The BPatG has declared a German patent for optical traffic area monitoring invalid – relevant for the entire automotive industry. In detail, the court assessed the claimed dichotomy of power supply and optical unit – components used e.g. in car rear view cameras.
The action for a declaration of invalidity was directed against German patent 103 02 541 (‘the opposed patent’), filed at the German Patent and Trade Mark Office on 23 January 2003, the grant of which was published on 4 July 2013. The patent in dispute, entitled “Device for optical traffic space monitoring in a vehicle”, is relevant for the entire automotive industry.
Relevant documents of the counterclaim, which have been asserted in the invalidity proceedings, are patents of Daimler, Nissan and Bosch, among others, which describe methods and devices for car rear view cameras, as well as for the monitoring of the surrounding and interior space of cars and the rear or front space of a parking motor vehicle.
Originally filed by Conti Temic microelectronic GmbH (Germany), the patent in dispute – after a procedure for licenses and willingness to license – was transferred in 2014 to London Optical Car Systems LTD (UK), which is the patent holder in the now decided nullity proceedings.
The lawsuit, filed in April 2018, asserted inadmissible extension of the patent and lack of patentability. The German Federal Patent Court (BPatG) has now ruled in this case, upholding the plaintiff and declaring the patent on optical traffic space surveillance to be completely invalid (1Ni6/18).
Inadmissible extension of the patent
An inadmissible extension did not exist, the patent proprietor defended himself, because the limitation to partial inventions resulting from the application documents was permissible under patent law. Therefore the question is: how was the patent filed? The original claim 1 mandatorily prescribes an optical unit with a close-range optical system and a long-range optical system, the beam path of which is combined in a common optical central unit, whereas the granted claim is directed to a device with an undefined “optical unit”. The applicant considered that this constituted an inadmissible extension.
The Court clarified that a patent applicant can always formulate a different claim in the course of the examination procedure which goes beyond the original one. The newly formulated task in the present case was aimed at the additional partial task of low self-heating in the area of an optical unit which was not further restricted. However, this objective is already formulated in the disclosure document OS (103 02 541 A1). A limitation to only one specific optical unit with two different optical ranges – as formulated in the original claim 1 – was not advisable in view of the thermal problem, explained the BPatG and noted the inadmissible extension of the patent.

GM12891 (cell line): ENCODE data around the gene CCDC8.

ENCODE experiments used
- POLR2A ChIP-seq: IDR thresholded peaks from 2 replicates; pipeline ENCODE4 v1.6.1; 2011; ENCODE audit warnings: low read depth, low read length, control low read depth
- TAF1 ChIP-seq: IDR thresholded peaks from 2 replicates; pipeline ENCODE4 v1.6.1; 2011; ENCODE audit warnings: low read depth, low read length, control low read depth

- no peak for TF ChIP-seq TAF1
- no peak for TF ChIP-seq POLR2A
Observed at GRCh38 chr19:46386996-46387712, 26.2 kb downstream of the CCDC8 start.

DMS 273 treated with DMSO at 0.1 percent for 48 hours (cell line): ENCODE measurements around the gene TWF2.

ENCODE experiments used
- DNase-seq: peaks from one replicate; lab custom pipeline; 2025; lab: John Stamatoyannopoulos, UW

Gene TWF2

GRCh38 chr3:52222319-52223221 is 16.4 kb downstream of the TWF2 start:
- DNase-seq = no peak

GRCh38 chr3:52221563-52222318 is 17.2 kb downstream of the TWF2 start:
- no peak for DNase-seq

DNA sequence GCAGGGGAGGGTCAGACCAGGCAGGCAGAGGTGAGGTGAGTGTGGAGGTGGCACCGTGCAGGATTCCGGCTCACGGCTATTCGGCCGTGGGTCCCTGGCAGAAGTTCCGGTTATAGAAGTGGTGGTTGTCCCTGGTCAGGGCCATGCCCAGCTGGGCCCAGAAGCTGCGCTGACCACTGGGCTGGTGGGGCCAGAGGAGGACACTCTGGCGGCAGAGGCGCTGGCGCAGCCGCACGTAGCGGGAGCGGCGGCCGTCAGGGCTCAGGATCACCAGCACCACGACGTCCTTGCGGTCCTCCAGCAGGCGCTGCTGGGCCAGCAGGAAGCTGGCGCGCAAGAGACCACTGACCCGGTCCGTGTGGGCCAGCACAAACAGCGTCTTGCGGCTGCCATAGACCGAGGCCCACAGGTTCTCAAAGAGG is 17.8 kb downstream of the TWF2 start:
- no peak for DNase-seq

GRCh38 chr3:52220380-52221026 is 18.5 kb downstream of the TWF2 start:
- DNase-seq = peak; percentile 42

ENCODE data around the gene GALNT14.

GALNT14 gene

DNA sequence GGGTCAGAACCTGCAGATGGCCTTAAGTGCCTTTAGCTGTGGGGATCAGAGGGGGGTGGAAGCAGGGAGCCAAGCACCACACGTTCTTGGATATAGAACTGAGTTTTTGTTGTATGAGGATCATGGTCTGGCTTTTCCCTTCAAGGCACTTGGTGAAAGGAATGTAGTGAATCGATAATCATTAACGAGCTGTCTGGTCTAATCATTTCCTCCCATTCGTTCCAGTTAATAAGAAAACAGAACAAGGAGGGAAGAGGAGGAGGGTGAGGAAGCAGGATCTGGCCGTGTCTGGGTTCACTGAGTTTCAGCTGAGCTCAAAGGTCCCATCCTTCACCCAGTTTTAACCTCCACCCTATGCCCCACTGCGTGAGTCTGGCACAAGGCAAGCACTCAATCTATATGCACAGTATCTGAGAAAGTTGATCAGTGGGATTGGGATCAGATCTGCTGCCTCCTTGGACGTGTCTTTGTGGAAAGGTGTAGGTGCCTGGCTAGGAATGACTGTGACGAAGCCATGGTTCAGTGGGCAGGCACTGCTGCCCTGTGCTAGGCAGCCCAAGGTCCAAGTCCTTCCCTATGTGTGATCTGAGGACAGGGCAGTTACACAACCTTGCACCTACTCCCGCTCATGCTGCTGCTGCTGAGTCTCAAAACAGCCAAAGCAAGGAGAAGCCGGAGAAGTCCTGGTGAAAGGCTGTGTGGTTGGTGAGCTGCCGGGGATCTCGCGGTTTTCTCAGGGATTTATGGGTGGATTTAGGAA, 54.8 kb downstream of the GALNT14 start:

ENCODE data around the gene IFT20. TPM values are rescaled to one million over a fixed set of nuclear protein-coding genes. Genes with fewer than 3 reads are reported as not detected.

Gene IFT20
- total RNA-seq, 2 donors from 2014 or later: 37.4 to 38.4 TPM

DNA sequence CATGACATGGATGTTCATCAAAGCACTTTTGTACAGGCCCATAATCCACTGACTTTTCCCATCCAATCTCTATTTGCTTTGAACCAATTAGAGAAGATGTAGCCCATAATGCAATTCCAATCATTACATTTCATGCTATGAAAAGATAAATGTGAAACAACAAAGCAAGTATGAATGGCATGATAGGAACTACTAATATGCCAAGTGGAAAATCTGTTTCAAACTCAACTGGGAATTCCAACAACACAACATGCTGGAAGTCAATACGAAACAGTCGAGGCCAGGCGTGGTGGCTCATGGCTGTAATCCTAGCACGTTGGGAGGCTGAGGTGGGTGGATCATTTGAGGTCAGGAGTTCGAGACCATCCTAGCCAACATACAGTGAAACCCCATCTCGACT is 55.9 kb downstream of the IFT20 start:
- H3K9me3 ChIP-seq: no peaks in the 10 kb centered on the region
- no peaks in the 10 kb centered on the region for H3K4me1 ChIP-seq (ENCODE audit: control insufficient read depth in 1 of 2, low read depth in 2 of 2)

German Patent ‘Car rear view cameras’ not patentable
The court also ruled in favour of the plaintiff on the question of patentability of the patent in dispute for car rear view cameras and assessed in detail various features of the patent claim with regard to power supply unit, supply unit, computing power of the processors and the positioning of the components.
The patentee had referred to the alleged division of the power supply unit into two parts. When using a camera as a sensor in car rear view cameras, the clock frequency of this unit was defined by the pixel clock at the output interface. On this basis, none of the printed matter cited by the applicant was detrimental to novelty in respect of the invention covered by the patent at issue, nor did it suggest that it was.
Power supply unit and clock frequencies
The BPatG contradicted this objection. Even if the supply unit specified in accordance with feature 1.2a is not designated as a power supply unit, in particular not as a primary power supply unit, it is read in an obvious manner as such a primary power supply unit for the specialist, explained the BPatG. This is because the processor described in the opposing publication D4 (US 5 880 777 A) requires a voltage different from the on-board voltage, which must necessarily be provided by the supply unit of the patent in dispute, implicitly at least in terms of its function.
In addition, feature 1.2b.1 requires computing units with different clock generators in the optical and supply unit, whereby the one in the supply unit specifies the higher operating frequency. However, powerful computing units have, among other things, high clock frequencies, since these are one of several adjustable parameters that the expert can design according to requirements, the court explained. Therefore, an expert would read the requirement set out in feature 1.2b.1 in an obvious way.
Structural unit for supply unit
Characteristic 1.2.b was also revealed by the imaging system in D4, the BPatG added. This feature provides above all that the optical unit, the power supply and the data processing unit can be located at different positions in the vehicle. The court conceded that a structural or constructional combination in a single unit was not in fact disclosed, but that this was not necessary either, because it could not be assumed that there was only one structural unit for the one supply unit.
The German patent for optical traffic area monitoring was therefore declared completely invalid. This became provisionally enforceable against a security deposit of 120 % of the amount to be enforced.
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Judgement of BPatG ‘optical traffic area monitoring’, 1 Ni 6/18
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